Title IX: Messin’ with the Feds
Oct 02, 2012 | 2204 views | 0 0 comments | 28 28 recommendations | email to a friend | print
he federal legislation known as Title IX dates from 40 years ago, when the Education Amendments of 1972 became law on June 23 of that year. The salient language was lifted from the proposed but unsuccessful Equal Rights Amendment to the Constitution:

“No person in the United States shall, on the basis of sex, be excluded from participation in, be denied the benefits of, or be subjected to discrimination under any education program or activity receiving Federal financial assistance.”

Title IX covers a sweeping spectrum of topics, but its most publicized impact has been on amateur sports. Wherever federal funds are received, there must be equal opportunities for males and females to participate in athletics.

Marshall County enjoys a unique position among First Region schools in that, as measured by successes, it has eclipsed all other programs with regard to the intentions of Title IX.

Consider:

n A basketball program that has produced two state championship teams and the state’s all-time winningest coach.

n A soccer program that dominated the region with 15 consecutive trips to the state tournament and was led for 14 years by the second-ranked coach on the all-time victories list.

Those are top highlights, but the list goes on. There are numerous other achievements by Marshall County teams and individuals in girls sports competition.

But just as individuals and institutions are due recognition for their accomplishments, they are responsible for their shortcomings.

Not so much with regard to achievements such as state or region championships or numbers of victories, but with regard to doing the right thing by all participants.

The school district has admitted faults in its administration of the MCHS interscholastic sports program according to the requirements of Title IX. The immediate remedy is anticipated to cost some $87,000, a bitter pill for financial managers of the school system and its athletic programs – and for taxpayers – in tough economic times.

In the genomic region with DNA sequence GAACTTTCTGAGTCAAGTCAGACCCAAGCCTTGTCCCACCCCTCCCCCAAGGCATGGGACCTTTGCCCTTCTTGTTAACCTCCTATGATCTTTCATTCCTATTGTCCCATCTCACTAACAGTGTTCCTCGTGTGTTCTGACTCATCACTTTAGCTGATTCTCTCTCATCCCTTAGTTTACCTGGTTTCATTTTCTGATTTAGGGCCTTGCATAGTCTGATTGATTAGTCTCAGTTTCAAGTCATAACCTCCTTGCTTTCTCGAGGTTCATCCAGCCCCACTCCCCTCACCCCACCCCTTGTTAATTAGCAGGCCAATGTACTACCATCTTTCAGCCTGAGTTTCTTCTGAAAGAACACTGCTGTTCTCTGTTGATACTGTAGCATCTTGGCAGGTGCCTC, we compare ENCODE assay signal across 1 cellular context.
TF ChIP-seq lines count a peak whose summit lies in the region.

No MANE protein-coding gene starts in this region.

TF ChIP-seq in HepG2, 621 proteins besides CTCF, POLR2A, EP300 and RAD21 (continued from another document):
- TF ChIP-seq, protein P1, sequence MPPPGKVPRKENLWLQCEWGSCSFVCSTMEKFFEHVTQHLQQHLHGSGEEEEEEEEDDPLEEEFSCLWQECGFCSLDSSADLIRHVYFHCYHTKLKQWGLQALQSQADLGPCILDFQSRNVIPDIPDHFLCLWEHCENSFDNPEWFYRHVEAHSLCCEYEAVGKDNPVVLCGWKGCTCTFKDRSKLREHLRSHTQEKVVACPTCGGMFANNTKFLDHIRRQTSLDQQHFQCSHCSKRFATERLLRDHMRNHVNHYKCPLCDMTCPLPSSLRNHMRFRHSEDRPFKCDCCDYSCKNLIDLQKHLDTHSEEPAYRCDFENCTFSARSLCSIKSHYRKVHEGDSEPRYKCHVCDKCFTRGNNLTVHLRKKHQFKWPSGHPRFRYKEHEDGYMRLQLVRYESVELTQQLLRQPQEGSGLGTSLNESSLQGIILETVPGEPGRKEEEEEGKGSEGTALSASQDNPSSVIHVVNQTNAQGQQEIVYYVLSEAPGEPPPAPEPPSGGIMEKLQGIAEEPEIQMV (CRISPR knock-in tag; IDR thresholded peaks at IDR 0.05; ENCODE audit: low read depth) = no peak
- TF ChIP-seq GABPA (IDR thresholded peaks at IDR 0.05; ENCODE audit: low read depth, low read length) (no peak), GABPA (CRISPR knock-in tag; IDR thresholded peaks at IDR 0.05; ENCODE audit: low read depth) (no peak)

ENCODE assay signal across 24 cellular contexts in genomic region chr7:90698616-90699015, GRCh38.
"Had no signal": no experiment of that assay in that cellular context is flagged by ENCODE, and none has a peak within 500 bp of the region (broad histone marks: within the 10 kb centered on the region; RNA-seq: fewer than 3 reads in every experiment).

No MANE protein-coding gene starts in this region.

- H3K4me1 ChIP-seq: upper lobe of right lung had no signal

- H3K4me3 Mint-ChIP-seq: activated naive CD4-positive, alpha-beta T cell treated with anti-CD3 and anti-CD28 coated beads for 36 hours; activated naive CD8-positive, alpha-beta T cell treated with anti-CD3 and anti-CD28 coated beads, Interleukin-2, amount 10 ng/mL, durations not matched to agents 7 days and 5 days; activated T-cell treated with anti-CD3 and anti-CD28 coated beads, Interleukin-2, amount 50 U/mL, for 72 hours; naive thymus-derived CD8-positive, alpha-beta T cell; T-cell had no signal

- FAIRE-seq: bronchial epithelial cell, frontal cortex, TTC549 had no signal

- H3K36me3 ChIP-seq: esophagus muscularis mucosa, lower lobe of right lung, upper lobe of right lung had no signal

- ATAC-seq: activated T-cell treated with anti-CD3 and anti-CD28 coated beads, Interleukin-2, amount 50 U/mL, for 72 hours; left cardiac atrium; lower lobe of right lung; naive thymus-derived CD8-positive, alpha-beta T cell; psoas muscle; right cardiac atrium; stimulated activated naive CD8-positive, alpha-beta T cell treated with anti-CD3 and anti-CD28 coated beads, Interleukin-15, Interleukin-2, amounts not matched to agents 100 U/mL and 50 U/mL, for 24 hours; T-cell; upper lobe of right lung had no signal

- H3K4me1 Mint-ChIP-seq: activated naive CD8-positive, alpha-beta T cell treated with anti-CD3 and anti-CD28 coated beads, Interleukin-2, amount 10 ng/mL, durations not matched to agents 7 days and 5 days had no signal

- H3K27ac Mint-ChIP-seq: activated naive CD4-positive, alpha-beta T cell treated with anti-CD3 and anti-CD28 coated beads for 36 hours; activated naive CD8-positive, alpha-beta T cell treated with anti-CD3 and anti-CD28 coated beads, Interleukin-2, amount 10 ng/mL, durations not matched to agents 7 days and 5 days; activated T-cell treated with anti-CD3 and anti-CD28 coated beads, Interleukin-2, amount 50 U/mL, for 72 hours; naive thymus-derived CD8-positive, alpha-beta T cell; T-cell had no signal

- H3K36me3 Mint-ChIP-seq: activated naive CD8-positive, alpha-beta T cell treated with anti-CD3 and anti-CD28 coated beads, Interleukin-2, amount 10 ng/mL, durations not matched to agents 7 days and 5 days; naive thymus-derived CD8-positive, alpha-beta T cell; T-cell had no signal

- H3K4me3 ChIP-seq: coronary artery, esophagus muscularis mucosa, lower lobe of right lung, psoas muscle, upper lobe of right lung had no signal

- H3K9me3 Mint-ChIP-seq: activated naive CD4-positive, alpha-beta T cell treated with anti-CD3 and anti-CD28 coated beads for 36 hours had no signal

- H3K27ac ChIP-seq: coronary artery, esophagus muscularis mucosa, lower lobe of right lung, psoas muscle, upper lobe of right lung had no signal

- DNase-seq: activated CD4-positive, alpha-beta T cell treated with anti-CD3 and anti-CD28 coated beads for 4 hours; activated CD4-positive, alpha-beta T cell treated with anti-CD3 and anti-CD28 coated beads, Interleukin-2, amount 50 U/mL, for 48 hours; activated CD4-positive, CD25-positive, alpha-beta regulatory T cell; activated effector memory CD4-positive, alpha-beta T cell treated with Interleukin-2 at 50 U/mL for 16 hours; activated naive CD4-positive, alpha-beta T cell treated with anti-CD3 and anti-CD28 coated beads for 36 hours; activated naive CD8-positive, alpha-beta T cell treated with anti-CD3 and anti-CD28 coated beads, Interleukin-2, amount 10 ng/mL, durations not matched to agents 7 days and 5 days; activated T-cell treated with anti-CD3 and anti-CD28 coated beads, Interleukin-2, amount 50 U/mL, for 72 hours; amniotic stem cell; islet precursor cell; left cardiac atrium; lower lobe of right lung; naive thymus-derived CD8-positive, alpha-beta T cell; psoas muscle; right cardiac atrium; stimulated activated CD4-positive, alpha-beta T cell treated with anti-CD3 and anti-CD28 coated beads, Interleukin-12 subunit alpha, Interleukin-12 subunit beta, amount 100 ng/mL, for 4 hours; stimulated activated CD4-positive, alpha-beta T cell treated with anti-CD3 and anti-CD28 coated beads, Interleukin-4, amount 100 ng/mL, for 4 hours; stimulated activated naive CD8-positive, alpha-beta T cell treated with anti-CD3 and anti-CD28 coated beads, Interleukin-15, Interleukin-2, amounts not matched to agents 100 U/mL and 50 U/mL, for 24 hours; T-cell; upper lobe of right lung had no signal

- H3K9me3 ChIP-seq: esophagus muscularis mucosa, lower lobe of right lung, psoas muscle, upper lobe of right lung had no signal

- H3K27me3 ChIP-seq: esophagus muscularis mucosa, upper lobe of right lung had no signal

This is part of the heartburn inevitably associated with sweeping federal mandates such as Title IX. There’s not a whole lot of wiggle room with regard to application of the litmus test “equitable.”

Should there be wiggle room?

Human tendencies might suggest not. Give us an inch, we have repeatedly shown, and we will take one or more miles. Quite often if not always, our feet need to be held to the fire.

It’s nice to think we could have dealt with a glaring inequity between baseball and softball by providing a press box and concession facility. Any facility, not necessarily a nearly identical one, would’ve been better than nothing.

And might have precluded the filing of a grievance.

But not if the “approximately equal” press box had been set up as a token effort, an attempt to shortcut the intentions of Title IX rather than abide by them.

I don’t believe the leaders of Marshall County Schools are unconcerned about the sports and other school activities that operate below the marquee level of basketball, football and soccer. However, recent developments suggest their attention to the details was lacking.

Hopefully, we can all be confident that won’t happen again anytime soon. n
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